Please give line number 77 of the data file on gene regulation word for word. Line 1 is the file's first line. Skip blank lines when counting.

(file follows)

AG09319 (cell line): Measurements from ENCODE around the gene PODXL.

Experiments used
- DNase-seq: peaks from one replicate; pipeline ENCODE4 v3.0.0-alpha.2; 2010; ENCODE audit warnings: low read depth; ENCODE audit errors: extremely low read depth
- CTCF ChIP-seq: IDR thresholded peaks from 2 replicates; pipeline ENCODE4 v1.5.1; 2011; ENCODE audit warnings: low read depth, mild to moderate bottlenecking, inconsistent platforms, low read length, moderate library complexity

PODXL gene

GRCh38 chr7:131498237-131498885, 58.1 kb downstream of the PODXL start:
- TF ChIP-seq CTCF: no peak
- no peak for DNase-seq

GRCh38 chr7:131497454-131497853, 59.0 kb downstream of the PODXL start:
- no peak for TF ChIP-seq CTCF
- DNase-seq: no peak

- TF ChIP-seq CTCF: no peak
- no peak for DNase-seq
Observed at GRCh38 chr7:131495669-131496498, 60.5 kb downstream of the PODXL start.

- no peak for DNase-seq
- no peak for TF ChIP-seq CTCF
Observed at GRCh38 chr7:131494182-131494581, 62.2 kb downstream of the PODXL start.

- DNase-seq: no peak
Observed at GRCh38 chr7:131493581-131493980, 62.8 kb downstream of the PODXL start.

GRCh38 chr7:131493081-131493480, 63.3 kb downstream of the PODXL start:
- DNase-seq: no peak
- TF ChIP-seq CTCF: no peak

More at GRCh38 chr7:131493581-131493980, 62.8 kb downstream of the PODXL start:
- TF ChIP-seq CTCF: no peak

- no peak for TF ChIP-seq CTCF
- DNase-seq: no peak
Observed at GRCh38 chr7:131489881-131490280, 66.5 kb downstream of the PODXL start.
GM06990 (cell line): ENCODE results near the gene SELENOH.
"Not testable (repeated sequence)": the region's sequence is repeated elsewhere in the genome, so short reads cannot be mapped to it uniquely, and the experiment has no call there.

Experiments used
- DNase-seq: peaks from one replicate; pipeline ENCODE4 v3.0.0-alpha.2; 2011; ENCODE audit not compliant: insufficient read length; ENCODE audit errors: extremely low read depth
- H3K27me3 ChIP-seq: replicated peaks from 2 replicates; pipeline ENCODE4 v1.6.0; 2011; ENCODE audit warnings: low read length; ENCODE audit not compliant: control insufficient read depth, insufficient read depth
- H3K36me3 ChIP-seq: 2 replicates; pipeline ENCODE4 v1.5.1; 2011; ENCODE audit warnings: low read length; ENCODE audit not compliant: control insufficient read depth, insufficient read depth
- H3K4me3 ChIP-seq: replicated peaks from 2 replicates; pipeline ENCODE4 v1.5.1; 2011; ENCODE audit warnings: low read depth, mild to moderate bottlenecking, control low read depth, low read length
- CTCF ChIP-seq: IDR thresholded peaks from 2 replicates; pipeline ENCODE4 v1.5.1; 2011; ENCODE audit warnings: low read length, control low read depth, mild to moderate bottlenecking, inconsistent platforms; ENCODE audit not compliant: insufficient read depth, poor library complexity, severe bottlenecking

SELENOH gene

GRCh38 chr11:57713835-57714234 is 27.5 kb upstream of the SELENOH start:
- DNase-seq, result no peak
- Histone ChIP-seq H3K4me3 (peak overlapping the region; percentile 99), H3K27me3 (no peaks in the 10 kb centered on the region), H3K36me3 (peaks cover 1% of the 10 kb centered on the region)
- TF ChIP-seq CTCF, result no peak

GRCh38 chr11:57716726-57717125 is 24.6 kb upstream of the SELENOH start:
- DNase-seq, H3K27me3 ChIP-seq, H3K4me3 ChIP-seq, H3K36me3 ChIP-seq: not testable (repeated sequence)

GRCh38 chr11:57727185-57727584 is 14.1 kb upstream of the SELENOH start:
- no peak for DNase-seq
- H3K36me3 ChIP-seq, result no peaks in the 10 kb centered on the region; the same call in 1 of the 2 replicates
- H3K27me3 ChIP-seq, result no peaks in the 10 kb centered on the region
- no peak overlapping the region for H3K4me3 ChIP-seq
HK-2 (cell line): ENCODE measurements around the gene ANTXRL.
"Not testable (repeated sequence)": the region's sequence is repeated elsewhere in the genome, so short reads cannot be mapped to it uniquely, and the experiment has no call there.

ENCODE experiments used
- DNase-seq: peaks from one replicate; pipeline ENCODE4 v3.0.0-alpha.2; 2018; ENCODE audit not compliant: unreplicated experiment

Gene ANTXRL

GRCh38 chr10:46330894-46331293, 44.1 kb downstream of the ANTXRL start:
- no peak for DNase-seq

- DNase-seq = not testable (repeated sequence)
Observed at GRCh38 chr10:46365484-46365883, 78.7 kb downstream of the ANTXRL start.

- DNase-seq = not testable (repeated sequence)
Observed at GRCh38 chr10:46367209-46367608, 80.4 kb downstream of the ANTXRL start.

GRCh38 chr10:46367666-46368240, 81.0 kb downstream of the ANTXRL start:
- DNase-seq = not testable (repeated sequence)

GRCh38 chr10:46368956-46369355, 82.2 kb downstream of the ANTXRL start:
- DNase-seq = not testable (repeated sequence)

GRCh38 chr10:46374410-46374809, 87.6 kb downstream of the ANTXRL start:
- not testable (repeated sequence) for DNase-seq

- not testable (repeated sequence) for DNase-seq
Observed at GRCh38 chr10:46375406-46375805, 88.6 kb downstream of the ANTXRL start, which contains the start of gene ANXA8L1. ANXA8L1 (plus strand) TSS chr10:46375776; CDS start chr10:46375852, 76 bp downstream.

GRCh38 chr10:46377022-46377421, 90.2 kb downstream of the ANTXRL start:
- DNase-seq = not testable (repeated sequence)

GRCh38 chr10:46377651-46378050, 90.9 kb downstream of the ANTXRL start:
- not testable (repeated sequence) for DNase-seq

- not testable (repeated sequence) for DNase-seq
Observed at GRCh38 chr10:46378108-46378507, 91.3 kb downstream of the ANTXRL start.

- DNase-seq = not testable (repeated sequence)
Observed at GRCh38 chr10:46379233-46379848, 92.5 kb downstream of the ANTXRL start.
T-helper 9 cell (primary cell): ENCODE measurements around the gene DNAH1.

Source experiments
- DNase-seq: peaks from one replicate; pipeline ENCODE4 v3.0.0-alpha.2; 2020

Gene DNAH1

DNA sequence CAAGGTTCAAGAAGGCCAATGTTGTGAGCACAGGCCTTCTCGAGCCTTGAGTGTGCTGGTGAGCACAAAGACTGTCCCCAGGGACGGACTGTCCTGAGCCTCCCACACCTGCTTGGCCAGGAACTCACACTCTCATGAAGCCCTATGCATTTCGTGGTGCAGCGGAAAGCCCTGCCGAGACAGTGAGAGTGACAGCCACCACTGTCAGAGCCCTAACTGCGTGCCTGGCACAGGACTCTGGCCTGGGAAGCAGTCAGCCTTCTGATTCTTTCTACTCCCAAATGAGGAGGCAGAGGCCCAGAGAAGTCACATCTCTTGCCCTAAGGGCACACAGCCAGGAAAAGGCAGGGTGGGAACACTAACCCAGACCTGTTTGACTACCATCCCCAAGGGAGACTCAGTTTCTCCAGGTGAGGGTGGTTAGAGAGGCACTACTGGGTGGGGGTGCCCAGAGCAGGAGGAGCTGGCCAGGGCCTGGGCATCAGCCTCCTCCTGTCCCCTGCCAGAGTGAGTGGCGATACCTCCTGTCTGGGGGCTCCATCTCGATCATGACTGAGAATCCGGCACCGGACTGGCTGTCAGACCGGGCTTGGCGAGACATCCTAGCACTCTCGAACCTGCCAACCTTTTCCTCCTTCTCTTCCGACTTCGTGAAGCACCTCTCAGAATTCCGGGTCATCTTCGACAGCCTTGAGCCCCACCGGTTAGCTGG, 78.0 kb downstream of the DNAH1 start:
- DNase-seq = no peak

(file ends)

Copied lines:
- DNase-seq: peaks from one replicate; pipeline ENCODE4 v3.0.0-alpha.2; 2020